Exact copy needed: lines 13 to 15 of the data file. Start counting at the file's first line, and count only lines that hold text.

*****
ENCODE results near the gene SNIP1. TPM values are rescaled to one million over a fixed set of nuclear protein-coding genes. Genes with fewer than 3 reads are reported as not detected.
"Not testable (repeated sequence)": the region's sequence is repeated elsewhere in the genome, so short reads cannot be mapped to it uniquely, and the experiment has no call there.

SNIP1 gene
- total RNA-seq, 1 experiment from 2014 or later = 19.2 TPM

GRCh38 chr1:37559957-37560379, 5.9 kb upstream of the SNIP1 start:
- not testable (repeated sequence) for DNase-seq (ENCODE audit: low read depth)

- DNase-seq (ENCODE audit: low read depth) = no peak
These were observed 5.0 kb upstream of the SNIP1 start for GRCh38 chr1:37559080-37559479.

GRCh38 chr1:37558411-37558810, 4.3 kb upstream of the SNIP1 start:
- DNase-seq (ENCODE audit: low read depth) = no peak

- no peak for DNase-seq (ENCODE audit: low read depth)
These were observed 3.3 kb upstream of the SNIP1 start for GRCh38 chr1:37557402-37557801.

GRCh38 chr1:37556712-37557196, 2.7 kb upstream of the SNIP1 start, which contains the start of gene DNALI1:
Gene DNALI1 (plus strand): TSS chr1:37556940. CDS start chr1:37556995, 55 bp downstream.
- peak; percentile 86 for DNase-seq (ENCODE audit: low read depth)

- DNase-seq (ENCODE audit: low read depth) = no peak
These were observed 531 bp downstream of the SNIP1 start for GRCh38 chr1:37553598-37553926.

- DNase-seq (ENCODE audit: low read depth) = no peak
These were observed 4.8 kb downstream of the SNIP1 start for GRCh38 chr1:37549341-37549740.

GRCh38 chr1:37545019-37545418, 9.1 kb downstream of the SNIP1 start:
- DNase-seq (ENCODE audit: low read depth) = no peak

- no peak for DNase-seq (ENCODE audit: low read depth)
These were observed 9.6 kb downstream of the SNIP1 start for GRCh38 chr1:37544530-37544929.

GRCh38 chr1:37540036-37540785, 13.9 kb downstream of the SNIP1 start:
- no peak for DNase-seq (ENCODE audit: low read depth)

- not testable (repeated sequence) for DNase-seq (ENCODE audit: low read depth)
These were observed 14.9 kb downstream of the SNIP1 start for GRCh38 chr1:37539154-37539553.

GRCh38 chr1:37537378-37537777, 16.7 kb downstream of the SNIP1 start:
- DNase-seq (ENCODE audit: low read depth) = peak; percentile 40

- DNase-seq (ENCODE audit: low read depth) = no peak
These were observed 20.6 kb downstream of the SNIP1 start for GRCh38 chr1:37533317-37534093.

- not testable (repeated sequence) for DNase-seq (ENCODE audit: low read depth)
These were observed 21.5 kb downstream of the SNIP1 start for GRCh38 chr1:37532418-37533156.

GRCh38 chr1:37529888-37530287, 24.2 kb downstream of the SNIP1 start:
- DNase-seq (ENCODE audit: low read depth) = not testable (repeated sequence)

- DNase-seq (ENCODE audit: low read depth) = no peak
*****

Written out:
GRCh38 chr1:37556712-37557196, 2.7 kb upstream of the SNIP1 start, which contains the start of gene DNALI1:
Gene DNALI1 (plus strand): TSS chr1:37556940. CDS start chr1:37556995, 55 bp downstream.
- peak; percentile 86 for DNase-seq (ENCODE audit: low read depth)